The grim reaper

Monday morning I’m on CBC’s national affairs show The Current in debate with blogger and investor Eric Jackson about the future of Research In Motion. Jackson describes RIM as GRIM.

As far as he’s concerned, RIM’s best days are behind it and the company hasn’t kept up with the competition. The announcement by RIM and AT&T expected in New York on Tuesday does not impress this gloomster. If the “slider” that’s expected is anything like the photos that have leaked, then the device will be a dud, he says.

Oh, BTW, Jackson is shorting the stock. I don’t much like investors who play the market that way, by betting a stock’s share price will fall and then make money all the way down.

To be sure, RIM share price has slid 20 per cent this year while Apple is up 20 per cent. I will argue on the show that RIM’s finances are sound, sales and revenue are rising, they’ve just become one of the top five smartphone sellers in the world and they continue to make the best-selling smartphone in North America by shipping twice as many units as iPhone.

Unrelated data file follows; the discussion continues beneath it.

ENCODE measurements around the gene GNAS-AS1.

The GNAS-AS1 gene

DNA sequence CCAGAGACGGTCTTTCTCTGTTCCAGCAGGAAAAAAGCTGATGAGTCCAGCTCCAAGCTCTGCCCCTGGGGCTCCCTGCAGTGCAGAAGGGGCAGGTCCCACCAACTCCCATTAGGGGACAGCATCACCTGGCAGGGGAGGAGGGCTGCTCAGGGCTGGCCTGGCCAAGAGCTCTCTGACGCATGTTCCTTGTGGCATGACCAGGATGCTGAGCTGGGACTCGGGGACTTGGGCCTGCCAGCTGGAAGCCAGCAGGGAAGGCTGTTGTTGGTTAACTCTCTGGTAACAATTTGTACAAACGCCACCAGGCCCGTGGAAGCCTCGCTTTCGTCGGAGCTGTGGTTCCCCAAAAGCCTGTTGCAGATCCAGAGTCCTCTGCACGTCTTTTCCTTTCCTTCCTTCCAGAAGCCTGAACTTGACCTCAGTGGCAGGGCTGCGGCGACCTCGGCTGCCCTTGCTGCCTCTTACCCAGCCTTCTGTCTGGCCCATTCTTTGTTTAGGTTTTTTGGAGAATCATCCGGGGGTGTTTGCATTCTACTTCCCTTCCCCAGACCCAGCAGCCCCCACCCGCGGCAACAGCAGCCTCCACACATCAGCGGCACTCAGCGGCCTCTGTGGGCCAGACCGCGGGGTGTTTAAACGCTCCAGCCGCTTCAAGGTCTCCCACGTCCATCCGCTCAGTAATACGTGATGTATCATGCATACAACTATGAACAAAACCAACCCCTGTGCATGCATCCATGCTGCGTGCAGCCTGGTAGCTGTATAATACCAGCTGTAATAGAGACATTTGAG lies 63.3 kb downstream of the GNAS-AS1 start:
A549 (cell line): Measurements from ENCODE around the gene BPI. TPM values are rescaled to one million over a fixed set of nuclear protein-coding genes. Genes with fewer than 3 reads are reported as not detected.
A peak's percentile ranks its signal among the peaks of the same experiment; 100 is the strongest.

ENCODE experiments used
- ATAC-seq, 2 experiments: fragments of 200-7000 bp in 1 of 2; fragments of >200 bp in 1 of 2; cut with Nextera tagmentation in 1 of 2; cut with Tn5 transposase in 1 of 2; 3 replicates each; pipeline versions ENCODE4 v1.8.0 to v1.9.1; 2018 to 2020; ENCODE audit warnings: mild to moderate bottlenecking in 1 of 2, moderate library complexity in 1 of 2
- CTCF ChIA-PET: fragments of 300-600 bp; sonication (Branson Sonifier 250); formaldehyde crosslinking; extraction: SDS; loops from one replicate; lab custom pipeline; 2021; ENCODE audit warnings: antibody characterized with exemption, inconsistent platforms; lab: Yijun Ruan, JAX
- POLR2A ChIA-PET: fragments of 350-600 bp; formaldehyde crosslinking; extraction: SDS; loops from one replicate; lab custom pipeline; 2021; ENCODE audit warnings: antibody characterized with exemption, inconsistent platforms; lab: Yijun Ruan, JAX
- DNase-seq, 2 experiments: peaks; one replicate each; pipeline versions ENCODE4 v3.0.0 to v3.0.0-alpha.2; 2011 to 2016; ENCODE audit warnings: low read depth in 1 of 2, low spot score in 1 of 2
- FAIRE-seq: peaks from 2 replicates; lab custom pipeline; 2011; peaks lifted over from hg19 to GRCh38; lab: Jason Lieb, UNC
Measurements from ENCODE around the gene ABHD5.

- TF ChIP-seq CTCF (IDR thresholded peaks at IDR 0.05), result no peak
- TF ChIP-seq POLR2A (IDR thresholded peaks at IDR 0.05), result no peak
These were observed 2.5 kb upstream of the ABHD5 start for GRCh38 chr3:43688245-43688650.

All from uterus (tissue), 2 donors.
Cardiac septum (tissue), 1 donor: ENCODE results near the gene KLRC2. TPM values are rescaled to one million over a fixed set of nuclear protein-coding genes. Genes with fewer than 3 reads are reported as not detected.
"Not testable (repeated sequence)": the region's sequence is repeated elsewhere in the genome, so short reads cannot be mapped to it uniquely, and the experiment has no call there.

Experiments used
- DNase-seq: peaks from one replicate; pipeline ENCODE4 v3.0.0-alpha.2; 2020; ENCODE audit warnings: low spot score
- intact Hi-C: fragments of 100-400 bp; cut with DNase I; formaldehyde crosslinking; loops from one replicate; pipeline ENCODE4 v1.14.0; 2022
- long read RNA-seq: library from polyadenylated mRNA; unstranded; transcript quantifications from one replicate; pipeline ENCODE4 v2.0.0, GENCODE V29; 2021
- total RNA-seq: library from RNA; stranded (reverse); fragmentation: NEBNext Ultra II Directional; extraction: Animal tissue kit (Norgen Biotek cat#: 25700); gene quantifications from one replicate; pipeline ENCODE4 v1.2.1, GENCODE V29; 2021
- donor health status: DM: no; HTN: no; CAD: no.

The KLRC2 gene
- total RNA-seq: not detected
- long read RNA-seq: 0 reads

I think Mr. Jackson is looking at a normal corporate cycle and declaring it to be a death spiral. He says RIM will be gone in ten years; I say they’ll still be flying high. He’s not the first to predict RIM’s demise. That was a recurrent theme that I saw while doing my four years of research on this book. There’s even a list in the book of more than a dozen “giant killers” that were supposed to finish off the BlackBerry but didn’t do the job.

Listen on Monday to your local CBC Radio One at 8:37 a.m. (9:07 in Newfoundland) and decide who’s right.

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